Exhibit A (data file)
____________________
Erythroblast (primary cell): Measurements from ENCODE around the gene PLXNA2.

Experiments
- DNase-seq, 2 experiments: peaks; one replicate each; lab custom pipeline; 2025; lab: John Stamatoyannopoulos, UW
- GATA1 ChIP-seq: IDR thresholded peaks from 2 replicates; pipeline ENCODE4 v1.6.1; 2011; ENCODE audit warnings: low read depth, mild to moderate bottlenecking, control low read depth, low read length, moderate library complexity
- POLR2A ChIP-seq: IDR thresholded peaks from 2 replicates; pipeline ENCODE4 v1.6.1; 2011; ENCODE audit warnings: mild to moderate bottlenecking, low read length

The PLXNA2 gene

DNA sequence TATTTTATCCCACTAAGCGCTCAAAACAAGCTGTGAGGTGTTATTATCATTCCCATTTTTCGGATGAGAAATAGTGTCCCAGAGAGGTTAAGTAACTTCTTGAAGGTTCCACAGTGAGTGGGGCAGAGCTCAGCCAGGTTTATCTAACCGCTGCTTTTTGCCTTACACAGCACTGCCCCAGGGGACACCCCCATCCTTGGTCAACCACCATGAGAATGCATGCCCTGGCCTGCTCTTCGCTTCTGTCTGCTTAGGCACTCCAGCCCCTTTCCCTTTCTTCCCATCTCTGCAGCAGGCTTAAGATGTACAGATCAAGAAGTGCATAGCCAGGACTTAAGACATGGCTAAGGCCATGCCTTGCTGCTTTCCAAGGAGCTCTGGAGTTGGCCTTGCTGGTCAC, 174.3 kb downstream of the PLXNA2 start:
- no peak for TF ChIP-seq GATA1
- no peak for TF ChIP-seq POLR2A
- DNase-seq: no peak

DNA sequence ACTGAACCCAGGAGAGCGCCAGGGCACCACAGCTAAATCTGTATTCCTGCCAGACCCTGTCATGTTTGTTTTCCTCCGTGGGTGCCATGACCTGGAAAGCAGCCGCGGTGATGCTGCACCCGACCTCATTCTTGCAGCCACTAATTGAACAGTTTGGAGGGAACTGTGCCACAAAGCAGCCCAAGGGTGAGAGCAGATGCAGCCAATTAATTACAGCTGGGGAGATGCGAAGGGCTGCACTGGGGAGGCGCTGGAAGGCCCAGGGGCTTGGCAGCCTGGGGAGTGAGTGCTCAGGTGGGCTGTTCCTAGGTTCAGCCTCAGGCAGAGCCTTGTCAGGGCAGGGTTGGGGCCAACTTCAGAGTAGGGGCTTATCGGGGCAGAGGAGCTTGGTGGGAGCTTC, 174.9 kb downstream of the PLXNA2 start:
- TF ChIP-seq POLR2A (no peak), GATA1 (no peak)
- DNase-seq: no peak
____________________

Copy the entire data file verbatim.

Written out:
Erythroblast (primary cell): Measurements from ENCODE around the gene PLXNA2.

Experiments
- DNase-seq, 2 experiments: peaks; one replicate each; lab custom pipeline; 2025; lab: John Stamatoyannopoulos, UW
- GATA1 ChIP-seq: IDR thresholded peaks from 2 replicates; pipeline ENCODE4 v1.6.1; 2011; ENCODE audit warnings: low read depth, mild to moderate bottlenecking, control low read depth, low read length, moderate library complexity
- POLR2A ChIP-seq: IDR thresholded peaks from 2 replicates; pipeline ENCODE4 v1.6.1; 2011; ENCODE audit warnings: mild to moderate bottlenecking, low read length

The PLXNA2 gene

DNA sequence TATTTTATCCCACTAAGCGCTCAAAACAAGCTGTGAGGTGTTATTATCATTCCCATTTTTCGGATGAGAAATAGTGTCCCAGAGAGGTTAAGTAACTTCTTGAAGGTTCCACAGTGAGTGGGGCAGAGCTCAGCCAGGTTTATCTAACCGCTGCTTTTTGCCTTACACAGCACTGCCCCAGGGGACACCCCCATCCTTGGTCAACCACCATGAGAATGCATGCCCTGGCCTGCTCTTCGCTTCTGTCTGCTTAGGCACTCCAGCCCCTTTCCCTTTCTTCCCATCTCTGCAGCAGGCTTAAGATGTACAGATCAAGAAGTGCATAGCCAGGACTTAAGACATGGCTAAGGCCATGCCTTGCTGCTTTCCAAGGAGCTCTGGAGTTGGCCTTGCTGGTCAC, 174.3 kb downstream of the PLXNA2 start:
- no peak for TF ChIP-seq GATA1
- no peak for TF ChIP-seq POLR2A
- DNase-seq: no peak

DNA sequence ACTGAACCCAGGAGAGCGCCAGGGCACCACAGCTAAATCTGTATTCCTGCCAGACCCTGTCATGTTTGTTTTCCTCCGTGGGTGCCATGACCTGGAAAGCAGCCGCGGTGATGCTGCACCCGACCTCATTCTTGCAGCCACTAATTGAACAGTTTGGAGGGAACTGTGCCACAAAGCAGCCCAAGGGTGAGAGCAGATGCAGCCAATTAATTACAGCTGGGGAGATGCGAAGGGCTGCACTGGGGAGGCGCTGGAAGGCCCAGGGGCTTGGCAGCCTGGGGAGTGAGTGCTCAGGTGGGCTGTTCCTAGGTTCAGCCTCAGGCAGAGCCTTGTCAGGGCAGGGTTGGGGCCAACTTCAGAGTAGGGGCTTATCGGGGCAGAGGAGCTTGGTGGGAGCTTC, 174.9 kb downstream of the PLXNA2 start:
- TF ChIP-seq POLR2A (no peak), GATA1 (no peak)
- DNase-seq: no peak